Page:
Friday, 13 January 2017

Kalki's The Tiger King describes the consequence of harming nature.

Kalki's The Tiger King is a caustic comment on what happens when one harms nature. The short story by Kalki provides a humorous rendition of the consequences of killing a hundred tigers in a rather wanton manner. The Tiger King is killed, of all things by a splinter from a sub-standard carved wooden tiger that has been sold to him at an exorbitant rate (as if he would pay for it), or perhaps even the very surgeons who had been called from Madras did him in. The statement by one of them, "The operation was successful. The Maharaja is dead" suggests that the surgeons probably had a hidden agenda of executing the Tiger King because he had gone too far in killing a hundred tigers.
The consequence of killing a hundred tigers becomes evident in the manner of the tiger king's death and the warning is that one should beware of harming nature lest one should invite the wrath of divine retribution! The manner in which "the hundredth tiger took its final revenge upon the Tiger King" is a warning to all those who would want to subject innocent animals to grievous harm.The Ancient Mariner in Coleridge's Ryme of the Ancient Mariner was punished for killing the Albatross, the Tiger King too is punished for the same reason.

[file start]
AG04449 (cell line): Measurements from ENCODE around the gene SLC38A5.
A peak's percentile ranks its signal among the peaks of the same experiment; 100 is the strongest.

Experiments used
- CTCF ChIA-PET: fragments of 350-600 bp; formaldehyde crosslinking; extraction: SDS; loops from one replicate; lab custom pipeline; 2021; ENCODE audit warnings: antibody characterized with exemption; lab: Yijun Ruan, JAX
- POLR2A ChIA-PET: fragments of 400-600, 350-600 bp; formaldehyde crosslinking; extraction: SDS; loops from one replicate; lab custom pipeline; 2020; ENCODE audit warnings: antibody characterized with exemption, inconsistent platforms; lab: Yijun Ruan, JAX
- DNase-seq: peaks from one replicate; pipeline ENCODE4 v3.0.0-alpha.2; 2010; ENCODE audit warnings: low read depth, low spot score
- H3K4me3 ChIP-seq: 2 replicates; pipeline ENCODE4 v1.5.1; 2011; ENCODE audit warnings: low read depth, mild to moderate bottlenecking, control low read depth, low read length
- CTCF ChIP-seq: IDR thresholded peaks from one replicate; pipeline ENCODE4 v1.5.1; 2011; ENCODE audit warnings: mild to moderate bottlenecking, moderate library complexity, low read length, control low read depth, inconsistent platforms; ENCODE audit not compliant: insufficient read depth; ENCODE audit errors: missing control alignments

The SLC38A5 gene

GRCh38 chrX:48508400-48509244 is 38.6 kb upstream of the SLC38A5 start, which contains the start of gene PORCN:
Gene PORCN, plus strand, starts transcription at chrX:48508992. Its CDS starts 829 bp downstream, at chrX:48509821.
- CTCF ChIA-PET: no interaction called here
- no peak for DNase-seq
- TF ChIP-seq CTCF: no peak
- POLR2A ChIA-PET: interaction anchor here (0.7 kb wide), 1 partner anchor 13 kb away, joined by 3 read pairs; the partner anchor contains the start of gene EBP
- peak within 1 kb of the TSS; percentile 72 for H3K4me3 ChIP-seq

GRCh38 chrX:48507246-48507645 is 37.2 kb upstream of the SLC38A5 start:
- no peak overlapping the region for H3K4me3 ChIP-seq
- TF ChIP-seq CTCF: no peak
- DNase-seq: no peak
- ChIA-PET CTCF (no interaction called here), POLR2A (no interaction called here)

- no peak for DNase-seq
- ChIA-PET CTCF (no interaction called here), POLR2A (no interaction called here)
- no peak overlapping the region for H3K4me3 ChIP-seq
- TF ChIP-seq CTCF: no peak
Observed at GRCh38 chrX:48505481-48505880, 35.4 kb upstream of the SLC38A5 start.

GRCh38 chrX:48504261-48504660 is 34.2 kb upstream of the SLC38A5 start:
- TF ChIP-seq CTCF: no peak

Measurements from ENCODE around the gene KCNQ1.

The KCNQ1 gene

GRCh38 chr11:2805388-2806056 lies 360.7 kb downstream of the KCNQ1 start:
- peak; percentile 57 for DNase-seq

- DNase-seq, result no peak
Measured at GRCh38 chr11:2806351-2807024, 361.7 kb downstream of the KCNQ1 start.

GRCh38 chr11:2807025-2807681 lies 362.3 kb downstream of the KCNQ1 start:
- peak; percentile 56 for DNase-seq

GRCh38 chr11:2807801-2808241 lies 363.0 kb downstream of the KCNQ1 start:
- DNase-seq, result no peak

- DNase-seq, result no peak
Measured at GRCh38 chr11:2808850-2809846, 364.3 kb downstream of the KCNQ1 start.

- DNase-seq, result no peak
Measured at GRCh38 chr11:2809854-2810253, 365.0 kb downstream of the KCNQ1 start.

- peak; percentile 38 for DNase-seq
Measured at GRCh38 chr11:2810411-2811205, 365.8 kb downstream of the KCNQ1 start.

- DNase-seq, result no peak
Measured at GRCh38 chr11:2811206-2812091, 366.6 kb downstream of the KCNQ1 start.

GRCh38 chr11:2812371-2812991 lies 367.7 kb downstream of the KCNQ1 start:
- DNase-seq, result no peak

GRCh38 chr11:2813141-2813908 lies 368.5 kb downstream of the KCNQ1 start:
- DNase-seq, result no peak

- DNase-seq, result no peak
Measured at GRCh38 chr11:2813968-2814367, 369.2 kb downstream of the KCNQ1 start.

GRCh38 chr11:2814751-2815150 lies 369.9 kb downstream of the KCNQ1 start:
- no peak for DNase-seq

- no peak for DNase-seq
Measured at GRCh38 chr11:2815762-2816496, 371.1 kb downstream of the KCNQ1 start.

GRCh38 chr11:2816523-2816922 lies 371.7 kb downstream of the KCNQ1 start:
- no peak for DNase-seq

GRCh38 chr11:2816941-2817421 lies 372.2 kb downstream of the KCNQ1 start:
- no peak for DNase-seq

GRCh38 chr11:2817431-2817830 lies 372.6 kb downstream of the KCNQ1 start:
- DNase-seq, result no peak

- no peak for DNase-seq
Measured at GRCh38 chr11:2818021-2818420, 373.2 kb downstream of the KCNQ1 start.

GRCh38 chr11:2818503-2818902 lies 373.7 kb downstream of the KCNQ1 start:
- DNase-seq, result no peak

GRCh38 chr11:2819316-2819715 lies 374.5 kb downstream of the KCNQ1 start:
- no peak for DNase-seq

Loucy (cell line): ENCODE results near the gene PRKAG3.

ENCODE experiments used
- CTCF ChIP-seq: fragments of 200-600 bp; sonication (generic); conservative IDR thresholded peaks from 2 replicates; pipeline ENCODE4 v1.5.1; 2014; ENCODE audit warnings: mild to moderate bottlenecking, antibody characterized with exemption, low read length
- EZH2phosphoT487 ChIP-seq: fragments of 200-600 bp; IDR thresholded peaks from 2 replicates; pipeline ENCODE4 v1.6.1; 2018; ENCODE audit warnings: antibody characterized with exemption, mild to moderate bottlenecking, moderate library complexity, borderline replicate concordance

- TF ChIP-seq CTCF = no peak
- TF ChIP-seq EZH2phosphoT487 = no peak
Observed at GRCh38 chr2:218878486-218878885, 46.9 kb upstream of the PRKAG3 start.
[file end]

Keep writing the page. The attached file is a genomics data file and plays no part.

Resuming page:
The hundredth tiger appears to be the Tiger King's nemesis, and each tiger that he killed added to the quantum of crime and guilt that was added to his account. The punishment of the Ancient Mariner was different from that of the Tiger King, and one might argue that the latter's death might have been a rather too easy way out from his crime than the former's. The manner of the Maharaja's death is a more sinister punishment than the Ancient Mariner's. The Surgeon's announcement about the success of the operation is eerie enough! It is as if they are hired assassins and the operation was an operation for killing the Maharaja. The warning is ominous enough, destroyers of nature, beware of what you are doing! You will be terminated by a bunch of assassins, 'exterminated,' would be the right term! Kalki's, The Tiger King is a political satire and it attacks the weaknesses and willfulness of people in power. It serves a warning that people in power have a responsibility towards their subjects and their responsibility includes protecting nature. When a person who is in power abuses his powers wilfully, like the Maharaja did, especially in the willful extermination of a hundred tigers, (ninety-nine) the punishment can be severe. In today's times, there have been instances of game-hunting among the rich and the powerful. Such instances illustrate the callousness of human beings towards wildlife. The killing of Cecil the lion, the bludgeoning of leopards by people when they stray into residential areas, all point out towards the need to think about the consequences of harming wildlife. In many cases, the perpetrators of such crimes go scot free, but then Kalki ends his story in a rather ominous manner with a parting warning about how nature-hundredth tiger took its final revenge". You might not be put into prison because of your power, but then you never know who might be watching!

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